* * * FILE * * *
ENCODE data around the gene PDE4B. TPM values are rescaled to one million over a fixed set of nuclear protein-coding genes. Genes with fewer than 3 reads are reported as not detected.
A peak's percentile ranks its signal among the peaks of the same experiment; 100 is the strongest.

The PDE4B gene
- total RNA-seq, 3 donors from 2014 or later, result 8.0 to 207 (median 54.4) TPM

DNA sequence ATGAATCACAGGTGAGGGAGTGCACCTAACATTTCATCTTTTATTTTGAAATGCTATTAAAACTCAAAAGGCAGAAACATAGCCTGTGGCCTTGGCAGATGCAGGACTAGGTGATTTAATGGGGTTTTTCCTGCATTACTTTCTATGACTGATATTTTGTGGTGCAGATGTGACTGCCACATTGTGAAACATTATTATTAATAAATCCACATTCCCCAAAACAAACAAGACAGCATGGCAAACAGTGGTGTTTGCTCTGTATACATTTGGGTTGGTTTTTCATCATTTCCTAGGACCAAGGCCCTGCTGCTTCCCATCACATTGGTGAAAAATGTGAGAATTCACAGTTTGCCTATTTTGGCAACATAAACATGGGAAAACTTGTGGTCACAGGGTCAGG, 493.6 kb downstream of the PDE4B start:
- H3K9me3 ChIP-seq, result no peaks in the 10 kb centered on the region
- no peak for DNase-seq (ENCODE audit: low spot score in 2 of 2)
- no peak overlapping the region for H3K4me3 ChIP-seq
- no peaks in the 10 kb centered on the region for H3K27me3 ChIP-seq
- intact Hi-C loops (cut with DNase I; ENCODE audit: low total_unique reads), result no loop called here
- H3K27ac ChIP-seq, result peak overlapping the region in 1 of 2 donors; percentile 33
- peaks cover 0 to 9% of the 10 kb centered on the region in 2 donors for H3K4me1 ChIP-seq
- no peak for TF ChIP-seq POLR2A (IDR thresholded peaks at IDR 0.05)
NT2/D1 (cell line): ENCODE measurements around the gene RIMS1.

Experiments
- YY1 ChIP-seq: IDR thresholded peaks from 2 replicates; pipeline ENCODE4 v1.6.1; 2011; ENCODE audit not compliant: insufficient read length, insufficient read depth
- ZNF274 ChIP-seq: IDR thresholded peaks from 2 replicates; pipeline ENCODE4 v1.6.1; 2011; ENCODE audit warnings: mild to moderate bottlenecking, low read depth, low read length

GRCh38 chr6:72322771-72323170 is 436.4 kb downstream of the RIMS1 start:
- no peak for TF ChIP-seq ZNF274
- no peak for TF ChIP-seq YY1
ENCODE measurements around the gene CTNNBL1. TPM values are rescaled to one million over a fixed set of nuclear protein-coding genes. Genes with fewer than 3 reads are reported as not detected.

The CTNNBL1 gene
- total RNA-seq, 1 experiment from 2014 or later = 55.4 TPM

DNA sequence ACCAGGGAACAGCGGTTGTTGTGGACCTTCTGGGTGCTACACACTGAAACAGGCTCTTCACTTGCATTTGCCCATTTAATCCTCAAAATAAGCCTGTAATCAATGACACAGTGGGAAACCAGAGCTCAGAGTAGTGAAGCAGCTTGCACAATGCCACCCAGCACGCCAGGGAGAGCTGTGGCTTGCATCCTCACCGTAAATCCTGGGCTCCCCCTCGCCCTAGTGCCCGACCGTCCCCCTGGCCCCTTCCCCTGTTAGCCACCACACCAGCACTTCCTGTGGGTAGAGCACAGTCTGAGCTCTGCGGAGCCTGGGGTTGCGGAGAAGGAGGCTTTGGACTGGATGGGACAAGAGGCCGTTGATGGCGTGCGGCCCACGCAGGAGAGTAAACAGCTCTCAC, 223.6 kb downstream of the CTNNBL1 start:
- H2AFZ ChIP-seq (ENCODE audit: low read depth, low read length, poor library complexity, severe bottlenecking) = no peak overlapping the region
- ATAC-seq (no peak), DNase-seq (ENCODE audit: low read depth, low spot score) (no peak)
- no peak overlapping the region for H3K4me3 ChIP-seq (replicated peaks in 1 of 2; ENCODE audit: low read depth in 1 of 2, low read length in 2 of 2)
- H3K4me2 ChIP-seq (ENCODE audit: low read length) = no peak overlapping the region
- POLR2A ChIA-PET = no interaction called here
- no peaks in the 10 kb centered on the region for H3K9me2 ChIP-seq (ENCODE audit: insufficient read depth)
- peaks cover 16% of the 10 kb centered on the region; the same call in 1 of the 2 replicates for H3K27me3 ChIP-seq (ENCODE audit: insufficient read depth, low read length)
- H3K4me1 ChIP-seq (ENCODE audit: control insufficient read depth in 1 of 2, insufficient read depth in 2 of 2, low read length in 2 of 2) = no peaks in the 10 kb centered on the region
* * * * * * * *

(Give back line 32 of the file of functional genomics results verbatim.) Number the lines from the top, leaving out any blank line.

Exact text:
- H3K4me1 ChIP-seq (ENCODE audit: control insufficient read depth in 1 of 2, insufficient read depth in 2 of 2, low read length in 2 of 2) = no peaks in the 10 kb centered on the region